Grindstone Island News - July 17, 1996


Grindstone Island - Even the music on public radio quieted this week; no more martial bands, no more rousing operatics. The phrases lengthened, the volume softened. Fourth of July is over. Grindstone Islanders gathered into families to orient themselves to the warmer, slower days of midsummer.


Up at the crossroads where the church and the hall center the island's community activities, there was activity, but the quiet, steady activity of accomplishment. Jeff Marra's roof is almost finished. On Sunday, the men in the glade by his house stayed "home from church" to help with the last shingling and tar-papering. It will be a great day when the family can move into the larger quarters. Bob Bazinet, across the lane, climbed up to repair the chimney on his own dwelling; John had a good talk with Ada when he returned to her the Thousand Islands Sun article about Amber's prowess as goal keeper in the Potsdam hockey game.


Even the Davison clan occupied only one pew in church. The Tuckers (part of the Davison clan) were celebrating a family birthday and reunion down at the south-shore farmhouse. We are assured that they  will be back next Sunday.


John Morrow brought his low-key music-on-disc to the dance on Saturday night, and there, too, the interlude after Fourth of July was a welcome chance to enjoy the friendliness of home folks at the hall. Fog on the river kept him overnight on the island — either at the Carlisle house, or out in a tent with Bubby Bazinet's guests. The weather does wonderful things to slow the pace of life at the River. We watched Weezie Ford's boat ease into McRae Bay just after dark, so we know that the TILT Posh Picnic ended in time for those lovers of Grindstone's "Forever Wildness" to get home before the fog closed them in.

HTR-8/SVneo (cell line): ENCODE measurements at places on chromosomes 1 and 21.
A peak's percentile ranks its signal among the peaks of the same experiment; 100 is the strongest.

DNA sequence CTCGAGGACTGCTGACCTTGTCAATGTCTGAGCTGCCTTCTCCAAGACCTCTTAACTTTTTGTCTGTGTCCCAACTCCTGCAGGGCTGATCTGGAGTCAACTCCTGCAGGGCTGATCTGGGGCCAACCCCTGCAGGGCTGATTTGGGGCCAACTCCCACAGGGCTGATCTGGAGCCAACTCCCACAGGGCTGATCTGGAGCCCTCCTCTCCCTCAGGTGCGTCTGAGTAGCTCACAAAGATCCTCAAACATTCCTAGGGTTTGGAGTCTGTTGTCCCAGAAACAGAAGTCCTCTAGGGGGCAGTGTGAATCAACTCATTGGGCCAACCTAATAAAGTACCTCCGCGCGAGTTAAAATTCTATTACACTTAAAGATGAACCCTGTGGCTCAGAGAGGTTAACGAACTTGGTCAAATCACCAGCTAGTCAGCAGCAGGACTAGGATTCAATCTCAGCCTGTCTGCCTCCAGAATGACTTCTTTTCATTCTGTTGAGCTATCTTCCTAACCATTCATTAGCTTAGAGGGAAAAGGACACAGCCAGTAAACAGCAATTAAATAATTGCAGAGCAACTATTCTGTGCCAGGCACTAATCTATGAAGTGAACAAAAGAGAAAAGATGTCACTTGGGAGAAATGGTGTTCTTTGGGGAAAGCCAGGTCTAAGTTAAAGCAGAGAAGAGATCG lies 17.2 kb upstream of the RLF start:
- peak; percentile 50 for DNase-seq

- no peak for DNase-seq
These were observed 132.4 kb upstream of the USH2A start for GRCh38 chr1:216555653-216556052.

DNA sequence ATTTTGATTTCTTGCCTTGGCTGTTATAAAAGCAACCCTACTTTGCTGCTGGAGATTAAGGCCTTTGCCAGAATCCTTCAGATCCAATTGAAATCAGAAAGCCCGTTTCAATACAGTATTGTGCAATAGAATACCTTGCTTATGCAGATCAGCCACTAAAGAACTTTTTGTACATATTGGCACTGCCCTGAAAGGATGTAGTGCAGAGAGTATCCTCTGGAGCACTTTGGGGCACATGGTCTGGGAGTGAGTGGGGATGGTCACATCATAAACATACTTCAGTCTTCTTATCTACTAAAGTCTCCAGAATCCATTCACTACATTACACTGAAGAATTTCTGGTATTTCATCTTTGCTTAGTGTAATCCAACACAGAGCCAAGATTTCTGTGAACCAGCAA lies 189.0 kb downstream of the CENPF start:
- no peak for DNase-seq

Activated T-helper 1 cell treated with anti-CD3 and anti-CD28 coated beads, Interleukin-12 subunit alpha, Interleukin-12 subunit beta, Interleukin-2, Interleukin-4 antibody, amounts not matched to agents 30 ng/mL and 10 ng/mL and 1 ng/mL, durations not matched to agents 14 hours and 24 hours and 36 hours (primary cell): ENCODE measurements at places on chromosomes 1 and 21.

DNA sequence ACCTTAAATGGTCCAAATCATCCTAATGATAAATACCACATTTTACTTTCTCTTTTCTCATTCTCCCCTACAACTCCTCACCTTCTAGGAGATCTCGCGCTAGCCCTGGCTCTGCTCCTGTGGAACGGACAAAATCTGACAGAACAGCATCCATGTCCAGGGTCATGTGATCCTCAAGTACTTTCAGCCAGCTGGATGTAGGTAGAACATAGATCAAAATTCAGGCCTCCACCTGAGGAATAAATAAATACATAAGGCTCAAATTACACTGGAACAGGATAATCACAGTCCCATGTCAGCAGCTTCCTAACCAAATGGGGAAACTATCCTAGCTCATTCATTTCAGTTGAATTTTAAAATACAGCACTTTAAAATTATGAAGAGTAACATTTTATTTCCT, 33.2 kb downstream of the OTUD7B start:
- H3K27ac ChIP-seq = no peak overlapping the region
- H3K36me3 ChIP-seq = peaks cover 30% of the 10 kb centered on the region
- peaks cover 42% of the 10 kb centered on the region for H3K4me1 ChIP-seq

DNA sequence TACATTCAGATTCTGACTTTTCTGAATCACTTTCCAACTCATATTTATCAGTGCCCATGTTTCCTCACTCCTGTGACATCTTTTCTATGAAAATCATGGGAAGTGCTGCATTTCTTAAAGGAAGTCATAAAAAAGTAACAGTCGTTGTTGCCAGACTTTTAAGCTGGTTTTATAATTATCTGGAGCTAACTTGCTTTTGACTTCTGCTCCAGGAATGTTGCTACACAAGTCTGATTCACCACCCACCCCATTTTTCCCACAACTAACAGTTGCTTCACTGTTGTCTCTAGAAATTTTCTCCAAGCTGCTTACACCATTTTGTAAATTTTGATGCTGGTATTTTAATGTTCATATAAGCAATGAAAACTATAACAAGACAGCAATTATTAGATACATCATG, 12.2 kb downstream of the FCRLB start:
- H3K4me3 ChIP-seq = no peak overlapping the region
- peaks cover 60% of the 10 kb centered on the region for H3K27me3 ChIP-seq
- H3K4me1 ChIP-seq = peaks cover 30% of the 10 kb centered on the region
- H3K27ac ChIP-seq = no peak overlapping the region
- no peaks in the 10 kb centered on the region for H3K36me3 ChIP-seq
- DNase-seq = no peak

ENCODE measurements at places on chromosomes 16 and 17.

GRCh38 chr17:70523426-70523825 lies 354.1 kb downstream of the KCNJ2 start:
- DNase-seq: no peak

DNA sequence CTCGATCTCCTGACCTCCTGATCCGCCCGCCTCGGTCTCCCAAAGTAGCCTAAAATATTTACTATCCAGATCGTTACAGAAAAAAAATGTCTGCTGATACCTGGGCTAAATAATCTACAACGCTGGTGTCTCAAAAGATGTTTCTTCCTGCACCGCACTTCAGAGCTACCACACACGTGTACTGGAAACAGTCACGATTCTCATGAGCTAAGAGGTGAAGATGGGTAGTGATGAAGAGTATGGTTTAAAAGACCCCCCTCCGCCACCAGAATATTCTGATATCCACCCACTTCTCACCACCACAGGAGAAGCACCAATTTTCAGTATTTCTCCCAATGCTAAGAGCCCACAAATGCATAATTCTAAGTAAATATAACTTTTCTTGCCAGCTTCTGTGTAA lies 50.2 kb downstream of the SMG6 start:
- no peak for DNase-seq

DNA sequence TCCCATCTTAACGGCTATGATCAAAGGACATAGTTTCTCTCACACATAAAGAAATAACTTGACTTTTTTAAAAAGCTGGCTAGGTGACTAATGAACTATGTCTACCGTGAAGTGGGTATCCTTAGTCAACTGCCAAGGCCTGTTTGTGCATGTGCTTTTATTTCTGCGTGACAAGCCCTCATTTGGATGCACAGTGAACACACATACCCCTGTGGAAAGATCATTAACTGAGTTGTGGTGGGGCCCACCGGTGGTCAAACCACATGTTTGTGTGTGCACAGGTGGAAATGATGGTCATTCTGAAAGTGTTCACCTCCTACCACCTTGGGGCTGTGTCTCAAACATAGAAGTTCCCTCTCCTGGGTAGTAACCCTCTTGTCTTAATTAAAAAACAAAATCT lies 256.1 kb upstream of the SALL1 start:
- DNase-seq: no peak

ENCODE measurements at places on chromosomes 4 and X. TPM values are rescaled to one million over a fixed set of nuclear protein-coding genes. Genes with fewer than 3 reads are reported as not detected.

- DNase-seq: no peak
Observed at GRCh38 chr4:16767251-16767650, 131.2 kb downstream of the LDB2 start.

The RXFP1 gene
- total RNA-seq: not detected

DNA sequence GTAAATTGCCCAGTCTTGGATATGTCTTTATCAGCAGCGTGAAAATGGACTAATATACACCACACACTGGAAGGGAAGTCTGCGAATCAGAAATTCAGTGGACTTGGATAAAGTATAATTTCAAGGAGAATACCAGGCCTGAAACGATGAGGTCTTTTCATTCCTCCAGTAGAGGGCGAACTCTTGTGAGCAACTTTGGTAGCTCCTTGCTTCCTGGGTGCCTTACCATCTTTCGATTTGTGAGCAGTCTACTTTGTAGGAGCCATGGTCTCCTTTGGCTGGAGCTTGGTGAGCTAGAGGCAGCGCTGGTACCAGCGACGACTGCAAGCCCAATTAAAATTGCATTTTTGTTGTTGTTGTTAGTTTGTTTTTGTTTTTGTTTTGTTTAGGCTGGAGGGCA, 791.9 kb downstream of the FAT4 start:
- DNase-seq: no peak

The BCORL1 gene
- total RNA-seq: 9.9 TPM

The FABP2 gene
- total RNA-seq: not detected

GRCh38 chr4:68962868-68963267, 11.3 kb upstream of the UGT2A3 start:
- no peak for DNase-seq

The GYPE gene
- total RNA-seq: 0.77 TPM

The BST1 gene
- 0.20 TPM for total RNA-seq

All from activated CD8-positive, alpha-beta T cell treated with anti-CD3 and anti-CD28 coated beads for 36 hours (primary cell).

While the men are finishing Jeff’s house, Yuvon Marra, Jeffs mother, is attending to getting the hall's six new tables across the river and into place; the new chairs too. She has already, with the help of Clara, Inna, Brenda, Ada, and probably a dozen more island women, gotten the new pots and pans hung above the sink, and arranged the sponges and scrubbers and soaps in prominent view under the new equipment. It is much easier to have both the hall kitchen and the carriage house kitchen equipped so everything doesn't have to be trundled across the road and back for each celebration. Everyone who comes and works at the Halloween party will appreciate the new convenience.


And Clara Carnegie, who said "that heat (from the stove in the hall kitchen) felt good" at Milton's funeral last winter, thought there will be lots of times even after Halloween when the new pots and pans and tables and chairs will be put to good use. She, by the way, invites all the winter people to celebrate Christmas Eve at her house. Before we came to the river in 1962 and before Dodge Hall was opened as a community meeting place, Clara and Milt used to invite all the islanders to their house to dance. I remember going to visit Clara and the family and hearing her tell us about the fun they used to have.


Yuvon wants me to make special mention of the new vacuum cleaner that Clara Carnegie and Roberta Keszler presented to the hall. All of the summer dancers will appreciate that! Those tromping feet make a lot of dust.


Katie Bogenschutz won the 50-50 on Saturday night, and the gift certificate from the Party Store went to Nugen Brown. Maggie Matthews won it last week, and Maggie knows a good use for the two gifts. Next week The Shadows will provide music.

Saturday, July 20, is the date of the annual turkey dinner at 5: 00 p.m. at the Carriage House. The auction will follow. If you have something for "Doc" to auction off, call him and he will figure out how to get it to the church. Mary made a special plea to the congregation:


Please take pies to the dinner! They are the dessert that people really wish for.

The celebration of communion in church this Sunday was like the song of the whole of Grindstone by Sunday morning. It is a quiet time of remembering, of peace, of gathering into the family, of breaking bread together.

So it is.